- Pre 87 members were allowed to receive what was known as uplifted sixtieths.The max pension was available to members who had completed at least 10 years service.
- In calculating a members max allowable pension, the scheme had to deduct retained benefits from the maximum allowable benefit.
Maximum Tax free lump sum
- Part of max pension could be commuted for TFC
- Max allowable tax free cash sum was 3/80th of final gross remunderation for each year of pensionable service up to a maximum of 40 years.
- Thus 3/80 x 40 = 120/80 or one and a half times final remuneration.
- For members subject to the post 89 regime the max tfc sum is 2.25 times te gross pension entitlement before subtraction of the amount of tax free lump sum and any dependants pensions.
- Using accelerated accrual provisions, the maximum tax free lump sum could be provided after 20 years of pensionable service for pre 87 and 87-89 members. For 87-89 members, accelerated accrual could not be applied to increase the tax free lump sum unless it was also used to increase the amount of pension.
- The tax free sum is also subject to the restrictions earlier, limiting the maximum remuneration on which benefits could be calculated
- Retained cash sums had to be included in the calculation of the maximum lump sum . These overall limits applied to money purchase schemes as well as to final salary schemes.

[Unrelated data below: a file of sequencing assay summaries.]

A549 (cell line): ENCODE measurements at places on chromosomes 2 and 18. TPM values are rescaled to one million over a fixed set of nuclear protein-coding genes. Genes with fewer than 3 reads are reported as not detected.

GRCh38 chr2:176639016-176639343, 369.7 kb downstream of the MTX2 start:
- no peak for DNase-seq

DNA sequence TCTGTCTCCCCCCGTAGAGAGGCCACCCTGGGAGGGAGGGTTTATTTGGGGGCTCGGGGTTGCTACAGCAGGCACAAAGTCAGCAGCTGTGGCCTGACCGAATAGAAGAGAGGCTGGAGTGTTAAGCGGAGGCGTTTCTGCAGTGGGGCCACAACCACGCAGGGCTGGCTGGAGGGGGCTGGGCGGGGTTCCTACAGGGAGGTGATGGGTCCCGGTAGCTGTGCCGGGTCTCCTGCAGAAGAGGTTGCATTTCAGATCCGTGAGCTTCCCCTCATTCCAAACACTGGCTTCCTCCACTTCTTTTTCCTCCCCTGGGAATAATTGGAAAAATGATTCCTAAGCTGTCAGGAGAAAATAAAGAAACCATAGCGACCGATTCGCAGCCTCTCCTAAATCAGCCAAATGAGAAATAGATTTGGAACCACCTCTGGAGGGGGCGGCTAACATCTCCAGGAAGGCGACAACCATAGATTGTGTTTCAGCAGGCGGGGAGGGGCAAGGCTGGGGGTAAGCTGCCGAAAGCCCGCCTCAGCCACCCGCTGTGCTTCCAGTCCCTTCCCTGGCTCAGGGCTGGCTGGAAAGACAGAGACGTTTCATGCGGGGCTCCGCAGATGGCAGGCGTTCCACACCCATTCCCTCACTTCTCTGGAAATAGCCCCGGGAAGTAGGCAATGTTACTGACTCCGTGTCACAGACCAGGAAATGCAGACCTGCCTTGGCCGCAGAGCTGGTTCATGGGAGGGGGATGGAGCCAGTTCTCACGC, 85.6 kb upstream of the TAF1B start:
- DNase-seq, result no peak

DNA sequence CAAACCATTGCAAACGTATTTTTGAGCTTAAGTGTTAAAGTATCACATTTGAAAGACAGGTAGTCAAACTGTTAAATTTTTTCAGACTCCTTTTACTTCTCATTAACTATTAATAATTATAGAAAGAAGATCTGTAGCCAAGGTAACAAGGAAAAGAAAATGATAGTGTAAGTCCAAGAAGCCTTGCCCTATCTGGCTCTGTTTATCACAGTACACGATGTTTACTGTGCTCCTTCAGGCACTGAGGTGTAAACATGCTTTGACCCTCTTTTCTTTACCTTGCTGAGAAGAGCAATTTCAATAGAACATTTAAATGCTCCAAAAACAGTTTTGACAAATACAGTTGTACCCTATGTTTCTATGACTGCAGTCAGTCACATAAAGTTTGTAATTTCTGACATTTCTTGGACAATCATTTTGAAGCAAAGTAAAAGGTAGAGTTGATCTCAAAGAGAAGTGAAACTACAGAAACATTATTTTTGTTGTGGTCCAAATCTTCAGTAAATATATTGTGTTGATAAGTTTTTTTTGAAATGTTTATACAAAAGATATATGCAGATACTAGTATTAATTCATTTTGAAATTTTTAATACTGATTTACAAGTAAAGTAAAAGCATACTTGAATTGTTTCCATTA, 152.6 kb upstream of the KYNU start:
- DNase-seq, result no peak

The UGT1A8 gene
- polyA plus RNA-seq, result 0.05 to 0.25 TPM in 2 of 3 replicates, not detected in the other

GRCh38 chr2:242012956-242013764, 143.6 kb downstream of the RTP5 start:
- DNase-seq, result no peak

- Requirement that retained benefits in other schemes were taken into account when calculating the max allowable benefits that an occupational scheme could provide to an individual.
- There were some relaxations from the requirement to take account of retained benefits. These were as follows:
- Members who were not controlling directors, or had not been in the ten years before joining the scheme, and who did not earn more than 25% of the earnings cap in force when they joined the scheme.
- A similiar relaxation applied to people who receive a share of a former spouses pension rights on divorce. This relaxation was the same as above, except it related to earnings in the year the marriage was dissolved.
The finance act 2004 introduced the following additional relaxations for calculating the amount of tax free cash a person was entitled to under the rules in force befor A day:
- People who
- Pension benefits worth more than the SLA at A day
- Increases value of the benefits on 5 April 2006 in line with SLA allowance up to date of crystallisation.
- Member can accrue further benefits with Primary Protection
MP schemes - value of the members fund is used
DB scheme - accrued pension multiplied by 20 - if TFC is provided seperately then this to be added after.
For occupational and statutory schemes, the total value of the benefits is restricted to 20 times the maximum permitted pension (MPP)
Maximum Permitted Pension
- Is the maximum annual pension that could be paid to the person on 5 April 2006, asuuming the person left service on that date.